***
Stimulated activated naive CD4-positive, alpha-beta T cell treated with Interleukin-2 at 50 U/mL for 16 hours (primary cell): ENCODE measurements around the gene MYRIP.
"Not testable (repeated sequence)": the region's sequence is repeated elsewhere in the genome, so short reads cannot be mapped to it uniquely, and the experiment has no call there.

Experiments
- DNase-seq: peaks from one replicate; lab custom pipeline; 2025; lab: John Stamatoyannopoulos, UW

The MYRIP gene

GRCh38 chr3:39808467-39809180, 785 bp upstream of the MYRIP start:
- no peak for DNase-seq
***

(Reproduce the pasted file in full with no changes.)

Stimulated activated naive CD4-positive, alpha-beta T cell treated with Interleukin-2 at 50 U/mL for 16 hours (primary cell): ENCODE measurements around the gene MYRIP.
"Not testable (repeated sequence)": the region's sequence is repeated elsewhere in the genome, so short reads cannot be mapped to it uniquely, and the experiment has no call there.

Experiments
- DNase-seq: peaks from one replicate; lab custom pipeline; 2025; lab: John Stamatoyannopoulos, UW

The MYRIP gene

GRCh38 chr3:39808467-39809180, 785 bp upstream of the MYRIP start:
- no peak for DNase-seq